As 2022 comes to a close, the Lehrhaus team is proud to feature some highlights from our contributions this past year. Yet again, we have published at least one hundred original pieces across a wide variety of genres.
Yosef Lindell recounts the controversy surrounding different attempts at translating the Tishrei prayers.
In the next installment of our Torah u-Madda symposium, Dr. Erica Brown reflects on the concepts and values expressed by Rabbi Jonathan Sacks zt"l in his discussions on the integration of Torah and secular life.
Marc Eichenbaum explores the idea of guilt and shame cultures in the thought of Rabbi Jonathan Sacks z"tl, which provides a novel interpretation of Torah and a powerful lesson for contemporary society.
Drawing upon his expertise in Anglo-Jewish history, Benjamin Elton traces the intellectual journey and career of the late Rabbi Jonathan Sacks zt"l. As a brilliant young scholar, Rabbi Sacks rose to prominence through the British Chief Rabbinate, but he transcended that role to become a global phenomenon.
What changed when Rabbi Sacks retired from the Chief Rabbinate and came to America? In advance of Rabbi Sacks’ sheloshim, British native Joe Wolfson, JLIC rabbi at NYU, recalls a more relaxed and accessible Rabbi Sacks in his post-Chief Rabbinate years.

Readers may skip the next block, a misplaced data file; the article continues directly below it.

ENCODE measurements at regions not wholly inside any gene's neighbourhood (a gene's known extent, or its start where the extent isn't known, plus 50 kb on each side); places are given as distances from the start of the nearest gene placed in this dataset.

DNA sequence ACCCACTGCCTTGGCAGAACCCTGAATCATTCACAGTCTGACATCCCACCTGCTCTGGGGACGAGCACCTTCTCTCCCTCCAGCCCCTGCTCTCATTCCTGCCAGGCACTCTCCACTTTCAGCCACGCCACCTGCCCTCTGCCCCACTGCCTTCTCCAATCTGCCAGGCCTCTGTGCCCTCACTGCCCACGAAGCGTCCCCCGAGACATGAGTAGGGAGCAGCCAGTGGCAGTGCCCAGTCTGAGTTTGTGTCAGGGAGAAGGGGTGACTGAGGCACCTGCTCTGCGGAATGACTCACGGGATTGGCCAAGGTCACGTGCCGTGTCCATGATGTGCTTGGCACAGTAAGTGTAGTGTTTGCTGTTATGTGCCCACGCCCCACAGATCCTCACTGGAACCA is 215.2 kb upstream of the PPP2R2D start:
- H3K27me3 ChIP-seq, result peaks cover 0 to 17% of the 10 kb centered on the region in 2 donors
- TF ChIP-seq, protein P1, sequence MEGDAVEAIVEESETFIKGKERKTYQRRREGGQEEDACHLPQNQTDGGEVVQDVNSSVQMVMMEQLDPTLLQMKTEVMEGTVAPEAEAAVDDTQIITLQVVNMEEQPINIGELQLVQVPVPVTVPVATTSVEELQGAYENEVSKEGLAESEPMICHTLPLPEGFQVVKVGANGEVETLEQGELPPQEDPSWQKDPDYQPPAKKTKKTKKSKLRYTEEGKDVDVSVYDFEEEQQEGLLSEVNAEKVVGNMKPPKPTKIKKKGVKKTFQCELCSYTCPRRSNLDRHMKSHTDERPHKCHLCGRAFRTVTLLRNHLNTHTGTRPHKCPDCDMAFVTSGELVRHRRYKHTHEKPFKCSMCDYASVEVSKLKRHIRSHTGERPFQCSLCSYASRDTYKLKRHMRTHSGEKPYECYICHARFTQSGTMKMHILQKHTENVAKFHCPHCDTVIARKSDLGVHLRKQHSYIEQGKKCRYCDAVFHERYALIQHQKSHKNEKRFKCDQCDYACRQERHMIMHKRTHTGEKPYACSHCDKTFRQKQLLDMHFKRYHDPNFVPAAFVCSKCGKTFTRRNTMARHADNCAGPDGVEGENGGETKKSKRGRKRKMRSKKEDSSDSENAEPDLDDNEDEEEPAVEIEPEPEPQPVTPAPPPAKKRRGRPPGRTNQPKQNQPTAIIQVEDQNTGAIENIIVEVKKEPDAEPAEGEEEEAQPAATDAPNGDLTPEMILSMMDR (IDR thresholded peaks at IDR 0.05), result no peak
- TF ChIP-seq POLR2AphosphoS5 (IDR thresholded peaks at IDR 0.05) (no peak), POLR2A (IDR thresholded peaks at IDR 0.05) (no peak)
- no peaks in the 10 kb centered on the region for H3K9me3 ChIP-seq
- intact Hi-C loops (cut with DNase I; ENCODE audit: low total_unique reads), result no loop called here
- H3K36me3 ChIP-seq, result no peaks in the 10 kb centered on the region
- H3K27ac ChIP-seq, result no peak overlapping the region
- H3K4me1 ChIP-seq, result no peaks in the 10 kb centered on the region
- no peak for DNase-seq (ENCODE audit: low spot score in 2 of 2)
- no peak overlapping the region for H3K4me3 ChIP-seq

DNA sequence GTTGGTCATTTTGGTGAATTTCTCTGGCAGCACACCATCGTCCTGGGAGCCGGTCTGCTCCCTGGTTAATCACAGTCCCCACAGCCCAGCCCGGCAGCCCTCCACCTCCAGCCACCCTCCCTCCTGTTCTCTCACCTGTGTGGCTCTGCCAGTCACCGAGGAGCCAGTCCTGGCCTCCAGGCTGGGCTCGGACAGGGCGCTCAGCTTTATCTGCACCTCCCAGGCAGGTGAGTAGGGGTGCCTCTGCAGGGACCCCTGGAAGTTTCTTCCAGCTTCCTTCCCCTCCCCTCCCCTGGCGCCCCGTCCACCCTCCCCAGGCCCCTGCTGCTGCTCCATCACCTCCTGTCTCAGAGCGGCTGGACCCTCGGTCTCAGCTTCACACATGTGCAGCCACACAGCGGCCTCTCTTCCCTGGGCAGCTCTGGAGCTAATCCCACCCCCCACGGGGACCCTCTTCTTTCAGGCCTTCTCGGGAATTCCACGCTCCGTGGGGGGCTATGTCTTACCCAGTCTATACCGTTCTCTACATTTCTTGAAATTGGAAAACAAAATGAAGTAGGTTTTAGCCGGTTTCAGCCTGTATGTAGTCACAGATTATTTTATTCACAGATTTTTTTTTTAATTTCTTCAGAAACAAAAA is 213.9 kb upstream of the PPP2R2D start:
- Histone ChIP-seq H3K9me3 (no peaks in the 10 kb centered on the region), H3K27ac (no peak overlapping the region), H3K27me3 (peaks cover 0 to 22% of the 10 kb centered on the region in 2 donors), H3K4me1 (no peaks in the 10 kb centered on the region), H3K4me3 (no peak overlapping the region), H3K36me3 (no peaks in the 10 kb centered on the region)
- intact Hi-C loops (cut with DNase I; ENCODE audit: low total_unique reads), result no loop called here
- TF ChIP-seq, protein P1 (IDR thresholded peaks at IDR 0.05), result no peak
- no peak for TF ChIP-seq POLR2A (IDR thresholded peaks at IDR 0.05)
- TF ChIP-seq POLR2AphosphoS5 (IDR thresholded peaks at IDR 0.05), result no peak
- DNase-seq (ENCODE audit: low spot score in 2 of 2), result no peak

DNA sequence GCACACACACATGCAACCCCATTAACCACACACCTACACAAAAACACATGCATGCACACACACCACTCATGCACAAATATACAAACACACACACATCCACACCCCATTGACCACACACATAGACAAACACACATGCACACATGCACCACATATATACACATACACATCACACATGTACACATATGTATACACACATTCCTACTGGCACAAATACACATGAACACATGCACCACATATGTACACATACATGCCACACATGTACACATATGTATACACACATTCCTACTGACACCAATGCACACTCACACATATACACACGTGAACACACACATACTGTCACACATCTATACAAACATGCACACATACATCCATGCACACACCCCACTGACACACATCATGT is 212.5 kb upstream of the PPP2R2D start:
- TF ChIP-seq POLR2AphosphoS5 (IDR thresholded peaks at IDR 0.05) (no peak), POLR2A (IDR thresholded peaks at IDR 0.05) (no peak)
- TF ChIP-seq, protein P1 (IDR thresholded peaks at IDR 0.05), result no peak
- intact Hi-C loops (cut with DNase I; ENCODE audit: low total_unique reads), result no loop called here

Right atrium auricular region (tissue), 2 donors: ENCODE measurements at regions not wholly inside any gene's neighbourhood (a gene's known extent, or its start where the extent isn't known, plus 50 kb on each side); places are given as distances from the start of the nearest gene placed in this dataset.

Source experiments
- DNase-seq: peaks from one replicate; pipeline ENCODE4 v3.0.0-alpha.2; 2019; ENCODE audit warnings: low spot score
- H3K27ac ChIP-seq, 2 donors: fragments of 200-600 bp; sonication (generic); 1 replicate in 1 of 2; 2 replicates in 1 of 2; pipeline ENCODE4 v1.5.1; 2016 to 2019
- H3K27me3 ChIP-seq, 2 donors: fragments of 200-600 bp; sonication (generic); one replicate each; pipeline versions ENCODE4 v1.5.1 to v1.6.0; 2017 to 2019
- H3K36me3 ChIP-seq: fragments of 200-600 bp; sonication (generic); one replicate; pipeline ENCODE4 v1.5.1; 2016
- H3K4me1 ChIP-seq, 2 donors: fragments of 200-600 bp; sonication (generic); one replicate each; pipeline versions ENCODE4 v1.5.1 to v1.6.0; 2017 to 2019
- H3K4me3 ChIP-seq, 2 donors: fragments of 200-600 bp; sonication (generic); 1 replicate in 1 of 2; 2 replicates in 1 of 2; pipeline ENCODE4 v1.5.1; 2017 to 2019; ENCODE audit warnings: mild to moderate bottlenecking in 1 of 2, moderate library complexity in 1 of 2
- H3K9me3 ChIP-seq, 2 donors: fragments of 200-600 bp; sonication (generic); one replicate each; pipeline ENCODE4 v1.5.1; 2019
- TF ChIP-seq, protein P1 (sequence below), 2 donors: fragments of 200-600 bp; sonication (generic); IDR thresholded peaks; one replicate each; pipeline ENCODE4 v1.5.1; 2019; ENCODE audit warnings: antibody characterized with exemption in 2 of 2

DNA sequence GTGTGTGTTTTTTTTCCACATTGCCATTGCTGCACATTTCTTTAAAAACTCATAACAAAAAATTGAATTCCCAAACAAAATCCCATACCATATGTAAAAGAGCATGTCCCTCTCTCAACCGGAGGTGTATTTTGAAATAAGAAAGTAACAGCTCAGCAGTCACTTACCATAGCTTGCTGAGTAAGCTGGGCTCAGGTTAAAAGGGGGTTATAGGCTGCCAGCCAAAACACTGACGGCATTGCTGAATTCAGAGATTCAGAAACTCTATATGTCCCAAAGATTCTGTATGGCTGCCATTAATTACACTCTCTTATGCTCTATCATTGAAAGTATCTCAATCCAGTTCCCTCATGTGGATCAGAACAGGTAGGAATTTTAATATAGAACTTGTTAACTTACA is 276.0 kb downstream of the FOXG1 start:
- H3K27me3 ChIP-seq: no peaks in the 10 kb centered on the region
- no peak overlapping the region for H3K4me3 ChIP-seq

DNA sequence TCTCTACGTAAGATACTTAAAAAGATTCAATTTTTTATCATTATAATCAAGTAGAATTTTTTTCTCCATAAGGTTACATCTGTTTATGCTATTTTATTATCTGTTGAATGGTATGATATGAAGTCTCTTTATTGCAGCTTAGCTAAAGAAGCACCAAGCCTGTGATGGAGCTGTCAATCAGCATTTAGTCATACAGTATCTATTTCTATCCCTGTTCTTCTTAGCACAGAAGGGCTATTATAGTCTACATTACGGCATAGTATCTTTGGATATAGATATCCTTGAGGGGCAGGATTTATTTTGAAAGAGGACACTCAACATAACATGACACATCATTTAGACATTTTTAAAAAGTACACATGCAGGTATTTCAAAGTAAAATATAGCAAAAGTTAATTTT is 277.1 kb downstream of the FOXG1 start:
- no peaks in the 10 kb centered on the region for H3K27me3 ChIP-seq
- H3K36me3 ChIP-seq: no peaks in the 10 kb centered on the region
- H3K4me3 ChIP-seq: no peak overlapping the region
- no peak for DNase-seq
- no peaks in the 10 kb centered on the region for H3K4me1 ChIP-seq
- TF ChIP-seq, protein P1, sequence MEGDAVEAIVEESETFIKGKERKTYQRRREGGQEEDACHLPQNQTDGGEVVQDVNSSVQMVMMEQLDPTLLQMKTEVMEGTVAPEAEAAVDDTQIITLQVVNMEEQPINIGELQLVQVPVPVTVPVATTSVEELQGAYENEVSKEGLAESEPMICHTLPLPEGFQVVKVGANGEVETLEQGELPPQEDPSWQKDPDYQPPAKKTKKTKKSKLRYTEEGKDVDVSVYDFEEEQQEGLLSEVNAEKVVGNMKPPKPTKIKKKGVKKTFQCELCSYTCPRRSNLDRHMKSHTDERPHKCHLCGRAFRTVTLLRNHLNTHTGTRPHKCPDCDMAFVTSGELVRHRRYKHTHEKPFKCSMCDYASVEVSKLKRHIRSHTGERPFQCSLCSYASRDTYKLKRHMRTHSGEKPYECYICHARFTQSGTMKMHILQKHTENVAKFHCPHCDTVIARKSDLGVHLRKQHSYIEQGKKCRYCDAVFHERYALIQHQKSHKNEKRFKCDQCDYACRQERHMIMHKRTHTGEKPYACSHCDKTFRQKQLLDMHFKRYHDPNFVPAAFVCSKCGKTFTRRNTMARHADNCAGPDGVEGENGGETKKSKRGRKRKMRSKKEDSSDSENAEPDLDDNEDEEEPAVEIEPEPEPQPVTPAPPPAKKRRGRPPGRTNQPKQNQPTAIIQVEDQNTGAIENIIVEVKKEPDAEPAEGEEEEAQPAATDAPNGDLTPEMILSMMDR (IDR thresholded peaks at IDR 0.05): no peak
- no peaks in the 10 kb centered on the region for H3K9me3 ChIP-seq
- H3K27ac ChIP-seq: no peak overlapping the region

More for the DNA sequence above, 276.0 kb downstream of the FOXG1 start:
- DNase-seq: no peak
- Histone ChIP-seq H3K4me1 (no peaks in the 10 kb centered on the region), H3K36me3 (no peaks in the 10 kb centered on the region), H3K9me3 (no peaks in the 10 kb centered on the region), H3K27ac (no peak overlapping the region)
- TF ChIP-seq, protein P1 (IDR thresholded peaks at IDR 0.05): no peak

At the Orthodox Union in 1997, Rabbi Sacks first developed the theme that there are 2 Torot: Torat Kohanim and Torat Nevi'im. Nathan Diament shares from that talk, interwoven with personal reflections on Rabbi Sacks' optimism and his insightful use of Jewish jokes.
There’s a miniature kaf at the beginning of the parashah. As Gabriel Slamovits explains, what the diminished letter says about how Abraham mourned for Sarah fits well with a prominent teaching of Rabbi Jonathan Sacks, zt”l.
There has been an outpouring of appreciation for Rabbi Sacks' mentorship and role modeling for the younger generation of British Jewish thinkers and rising leaders. One such mentee, Sam Lebens, shares personal and theological perspectives on the passing of the rebbe for whom he tore keria just a few days ago.
Alan Jotkowitz explores how frequently overlooked passages in the writings of Rabbi Joseph B. Soloveitchik, Rabbi Aharon Lichtenstein, and Rabbi Jonathan Sacks can help pave a path forward for us on theological issues in a post-Covid world.